The Los Angeles Times provides us with an update on ViaCyte, a San Diego-based company that is looking to make the insulin shot a relic of the past for Type 1 diabetes patients. It hopes to replace the shot with implants filled with insulin-producing pancreatic cells. And the company has its own special recipe to make immature pancreatic cells out of embryonic stem cells.
FierceBiotechResearch first took a look at ViaCyte a little less than a year ago. ViaCyte tells the LA Times that it has successfully "cured" diabetes in hundreds of fortunate mice and is ready to give it all a go on humans by 2013 in trials pushed along in part by $26 million in grants and loans from California's Institute of Regenerative Medicine (CIRM). One problem--among many--with stem cell treatments is the body's immune system rejecting them. ViaCyte says it has attacked this problem by keeping the warring parties separated with a thin membrane envelope that allows sugar in and insulin out. The cells remain safely wrapped in the envelope and away from immune-system cells.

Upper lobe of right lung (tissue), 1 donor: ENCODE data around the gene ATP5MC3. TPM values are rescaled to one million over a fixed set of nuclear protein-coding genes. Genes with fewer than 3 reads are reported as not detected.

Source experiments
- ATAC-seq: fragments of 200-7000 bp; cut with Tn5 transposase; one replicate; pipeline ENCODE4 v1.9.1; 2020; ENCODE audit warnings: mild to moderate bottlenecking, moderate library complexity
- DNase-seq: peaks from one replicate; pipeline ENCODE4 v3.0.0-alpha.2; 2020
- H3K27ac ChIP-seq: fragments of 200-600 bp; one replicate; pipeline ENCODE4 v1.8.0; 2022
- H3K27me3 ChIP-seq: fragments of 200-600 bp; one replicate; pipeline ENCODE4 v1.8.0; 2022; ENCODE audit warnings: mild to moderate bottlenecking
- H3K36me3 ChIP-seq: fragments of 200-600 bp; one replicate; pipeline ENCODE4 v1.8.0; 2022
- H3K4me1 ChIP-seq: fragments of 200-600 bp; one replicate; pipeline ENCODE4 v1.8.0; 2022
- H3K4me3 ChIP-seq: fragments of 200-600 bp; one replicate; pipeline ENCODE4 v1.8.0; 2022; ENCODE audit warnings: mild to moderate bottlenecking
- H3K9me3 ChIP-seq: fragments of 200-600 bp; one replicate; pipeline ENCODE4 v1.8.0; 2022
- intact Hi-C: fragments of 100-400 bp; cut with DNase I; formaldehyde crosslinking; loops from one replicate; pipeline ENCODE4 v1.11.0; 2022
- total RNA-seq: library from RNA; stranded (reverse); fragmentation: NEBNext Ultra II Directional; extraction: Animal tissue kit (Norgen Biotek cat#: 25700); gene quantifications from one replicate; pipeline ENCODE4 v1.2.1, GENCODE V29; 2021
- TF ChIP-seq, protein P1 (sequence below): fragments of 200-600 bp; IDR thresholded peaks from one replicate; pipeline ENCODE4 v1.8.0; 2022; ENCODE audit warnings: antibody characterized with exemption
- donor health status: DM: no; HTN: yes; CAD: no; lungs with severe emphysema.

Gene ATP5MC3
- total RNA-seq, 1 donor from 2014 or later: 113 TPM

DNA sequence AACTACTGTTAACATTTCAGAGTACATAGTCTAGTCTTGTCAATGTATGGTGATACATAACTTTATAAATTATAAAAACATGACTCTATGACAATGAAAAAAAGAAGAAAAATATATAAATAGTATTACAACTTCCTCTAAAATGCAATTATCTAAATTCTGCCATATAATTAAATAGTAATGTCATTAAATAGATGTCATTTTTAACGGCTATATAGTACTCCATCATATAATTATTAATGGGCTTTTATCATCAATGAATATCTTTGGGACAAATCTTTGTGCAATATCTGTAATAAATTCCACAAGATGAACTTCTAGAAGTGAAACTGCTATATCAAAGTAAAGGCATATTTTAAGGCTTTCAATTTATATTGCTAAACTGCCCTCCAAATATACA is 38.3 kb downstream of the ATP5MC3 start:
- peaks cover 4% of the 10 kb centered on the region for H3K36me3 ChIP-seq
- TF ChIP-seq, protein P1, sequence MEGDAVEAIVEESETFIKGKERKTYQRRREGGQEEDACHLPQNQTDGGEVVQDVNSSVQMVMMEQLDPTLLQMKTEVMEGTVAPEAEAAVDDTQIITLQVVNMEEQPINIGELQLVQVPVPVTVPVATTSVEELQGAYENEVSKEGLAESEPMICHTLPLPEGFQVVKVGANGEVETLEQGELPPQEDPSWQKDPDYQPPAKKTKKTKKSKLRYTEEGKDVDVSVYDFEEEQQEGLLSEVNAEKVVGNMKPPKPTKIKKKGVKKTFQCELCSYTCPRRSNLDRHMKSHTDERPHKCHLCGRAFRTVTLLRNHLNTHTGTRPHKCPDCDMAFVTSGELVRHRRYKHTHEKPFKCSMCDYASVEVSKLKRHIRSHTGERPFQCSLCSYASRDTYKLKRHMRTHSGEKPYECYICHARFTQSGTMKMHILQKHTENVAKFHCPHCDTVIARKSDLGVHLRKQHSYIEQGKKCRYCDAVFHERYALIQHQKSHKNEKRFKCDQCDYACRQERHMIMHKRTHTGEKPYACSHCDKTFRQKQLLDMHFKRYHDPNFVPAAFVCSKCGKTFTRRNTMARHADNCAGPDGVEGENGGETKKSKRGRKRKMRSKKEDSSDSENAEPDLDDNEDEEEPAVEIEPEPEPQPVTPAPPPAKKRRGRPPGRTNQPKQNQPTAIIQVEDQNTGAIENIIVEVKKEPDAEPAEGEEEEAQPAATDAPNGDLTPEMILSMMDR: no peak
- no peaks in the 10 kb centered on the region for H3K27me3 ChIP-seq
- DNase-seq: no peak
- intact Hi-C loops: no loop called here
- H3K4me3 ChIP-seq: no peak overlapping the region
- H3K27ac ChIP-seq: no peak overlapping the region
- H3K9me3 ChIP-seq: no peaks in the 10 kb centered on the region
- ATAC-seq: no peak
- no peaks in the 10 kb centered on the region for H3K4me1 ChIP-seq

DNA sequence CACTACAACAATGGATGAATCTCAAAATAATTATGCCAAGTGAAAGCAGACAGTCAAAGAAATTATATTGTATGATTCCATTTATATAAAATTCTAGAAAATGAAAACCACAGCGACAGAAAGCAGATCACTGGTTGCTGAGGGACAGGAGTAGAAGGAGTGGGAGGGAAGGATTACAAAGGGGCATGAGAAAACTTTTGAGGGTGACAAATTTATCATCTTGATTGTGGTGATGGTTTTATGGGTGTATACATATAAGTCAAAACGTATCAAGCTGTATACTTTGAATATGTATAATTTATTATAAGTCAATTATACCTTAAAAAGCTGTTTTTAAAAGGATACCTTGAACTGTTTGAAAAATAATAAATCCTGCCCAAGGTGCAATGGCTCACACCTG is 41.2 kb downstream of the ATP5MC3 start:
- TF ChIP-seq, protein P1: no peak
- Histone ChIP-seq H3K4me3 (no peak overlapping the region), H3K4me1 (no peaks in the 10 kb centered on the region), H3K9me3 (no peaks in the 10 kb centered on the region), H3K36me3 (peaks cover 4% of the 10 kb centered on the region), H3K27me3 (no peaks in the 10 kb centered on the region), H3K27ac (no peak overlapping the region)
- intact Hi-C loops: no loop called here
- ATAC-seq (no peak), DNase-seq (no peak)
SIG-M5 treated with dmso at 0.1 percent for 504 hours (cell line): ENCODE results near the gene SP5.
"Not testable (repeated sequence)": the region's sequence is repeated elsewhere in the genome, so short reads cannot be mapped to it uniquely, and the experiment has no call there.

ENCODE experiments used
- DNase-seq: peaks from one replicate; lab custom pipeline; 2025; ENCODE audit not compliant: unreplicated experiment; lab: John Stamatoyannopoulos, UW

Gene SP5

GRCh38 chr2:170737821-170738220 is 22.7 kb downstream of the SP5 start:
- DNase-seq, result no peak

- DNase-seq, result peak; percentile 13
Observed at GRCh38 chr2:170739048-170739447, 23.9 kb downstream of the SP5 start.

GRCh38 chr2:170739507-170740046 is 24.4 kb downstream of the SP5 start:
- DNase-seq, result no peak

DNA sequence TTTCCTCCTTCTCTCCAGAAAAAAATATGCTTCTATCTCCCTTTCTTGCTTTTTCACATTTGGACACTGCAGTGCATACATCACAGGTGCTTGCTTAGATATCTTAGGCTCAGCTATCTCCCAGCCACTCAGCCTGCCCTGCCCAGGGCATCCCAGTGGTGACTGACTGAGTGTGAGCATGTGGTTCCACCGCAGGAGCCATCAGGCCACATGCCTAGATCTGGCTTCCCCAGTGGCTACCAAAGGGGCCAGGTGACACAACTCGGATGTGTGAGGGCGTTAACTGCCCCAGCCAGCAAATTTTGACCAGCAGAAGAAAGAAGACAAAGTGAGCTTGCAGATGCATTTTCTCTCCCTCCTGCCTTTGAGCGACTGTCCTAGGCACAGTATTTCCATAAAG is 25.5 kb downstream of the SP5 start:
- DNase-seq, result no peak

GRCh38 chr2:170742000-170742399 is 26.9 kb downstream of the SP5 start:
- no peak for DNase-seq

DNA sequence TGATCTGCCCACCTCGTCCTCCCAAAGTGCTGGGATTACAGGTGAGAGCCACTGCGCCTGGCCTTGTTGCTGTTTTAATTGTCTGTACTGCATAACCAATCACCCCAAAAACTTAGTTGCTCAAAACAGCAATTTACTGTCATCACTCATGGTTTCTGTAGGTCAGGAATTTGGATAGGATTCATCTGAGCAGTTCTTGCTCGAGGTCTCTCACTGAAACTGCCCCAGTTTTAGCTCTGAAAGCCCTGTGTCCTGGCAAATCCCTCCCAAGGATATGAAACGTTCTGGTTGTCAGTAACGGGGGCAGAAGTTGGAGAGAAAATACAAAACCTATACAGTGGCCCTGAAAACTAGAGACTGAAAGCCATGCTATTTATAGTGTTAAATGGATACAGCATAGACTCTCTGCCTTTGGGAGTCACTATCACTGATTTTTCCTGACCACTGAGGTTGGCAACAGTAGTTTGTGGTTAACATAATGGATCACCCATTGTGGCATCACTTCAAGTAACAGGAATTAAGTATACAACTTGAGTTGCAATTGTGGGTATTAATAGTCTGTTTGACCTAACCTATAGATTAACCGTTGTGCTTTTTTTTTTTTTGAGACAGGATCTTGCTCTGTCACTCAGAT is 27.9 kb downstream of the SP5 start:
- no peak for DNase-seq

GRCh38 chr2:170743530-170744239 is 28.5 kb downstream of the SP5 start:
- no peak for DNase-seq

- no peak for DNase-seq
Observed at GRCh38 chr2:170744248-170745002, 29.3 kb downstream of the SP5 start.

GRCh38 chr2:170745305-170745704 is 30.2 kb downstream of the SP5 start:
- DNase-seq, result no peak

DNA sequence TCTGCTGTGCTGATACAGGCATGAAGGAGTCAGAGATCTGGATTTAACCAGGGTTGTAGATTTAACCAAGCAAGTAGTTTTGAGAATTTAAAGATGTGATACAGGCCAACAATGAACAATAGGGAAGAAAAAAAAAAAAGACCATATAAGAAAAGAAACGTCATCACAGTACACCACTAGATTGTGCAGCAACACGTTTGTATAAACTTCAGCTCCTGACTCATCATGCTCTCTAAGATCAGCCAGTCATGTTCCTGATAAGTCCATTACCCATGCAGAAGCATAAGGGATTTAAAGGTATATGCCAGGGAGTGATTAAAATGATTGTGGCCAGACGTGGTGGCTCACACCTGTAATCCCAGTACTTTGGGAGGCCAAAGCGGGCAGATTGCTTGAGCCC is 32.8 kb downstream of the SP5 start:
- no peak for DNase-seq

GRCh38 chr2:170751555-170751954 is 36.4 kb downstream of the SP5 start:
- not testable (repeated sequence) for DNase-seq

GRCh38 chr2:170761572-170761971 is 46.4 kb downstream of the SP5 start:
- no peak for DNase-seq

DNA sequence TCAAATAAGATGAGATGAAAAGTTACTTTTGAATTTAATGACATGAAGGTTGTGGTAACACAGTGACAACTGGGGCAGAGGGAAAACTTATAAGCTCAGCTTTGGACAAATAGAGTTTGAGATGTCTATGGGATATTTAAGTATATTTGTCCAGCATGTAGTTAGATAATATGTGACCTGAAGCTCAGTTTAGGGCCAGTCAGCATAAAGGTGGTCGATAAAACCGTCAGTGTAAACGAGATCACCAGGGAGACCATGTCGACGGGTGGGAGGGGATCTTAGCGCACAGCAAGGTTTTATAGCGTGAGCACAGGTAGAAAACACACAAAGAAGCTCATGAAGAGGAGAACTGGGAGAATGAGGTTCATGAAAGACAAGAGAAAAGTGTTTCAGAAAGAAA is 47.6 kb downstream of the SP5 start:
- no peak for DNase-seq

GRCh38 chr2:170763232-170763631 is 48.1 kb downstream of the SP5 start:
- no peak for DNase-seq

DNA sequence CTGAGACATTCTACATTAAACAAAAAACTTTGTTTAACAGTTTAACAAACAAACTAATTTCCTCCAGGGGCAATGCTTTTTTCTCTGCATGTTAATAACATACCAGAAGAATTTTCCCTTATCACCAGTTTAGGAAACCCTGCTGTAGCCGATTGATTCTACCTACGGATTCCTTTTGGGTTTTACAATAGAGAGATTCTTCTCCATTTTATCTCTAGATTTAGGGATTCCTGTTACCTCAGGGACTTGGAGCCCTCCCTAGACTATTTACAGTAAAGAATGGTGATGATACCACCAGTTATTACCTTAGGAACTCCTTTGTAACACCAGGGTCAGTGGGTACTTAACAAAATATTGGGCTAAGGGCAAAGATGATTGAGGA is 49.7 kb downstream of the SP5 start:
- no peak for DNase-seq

"The safety factor is pretty high," Alan Trounson, president of CIRM, says, as quoted by the LA Times. Essentially, says company director Eugene Brandon, ViaCyte is "creating a replacement pancreas."
The article points out that ViaCyte is in the middle of a patent dispute over part of the stem cell procedure with Geron Corp. of Menlo Park, CA. Still, the company says, the trials will go forward irrespective of the outcome of the litigation.
- read the full story in the Los Angeles Times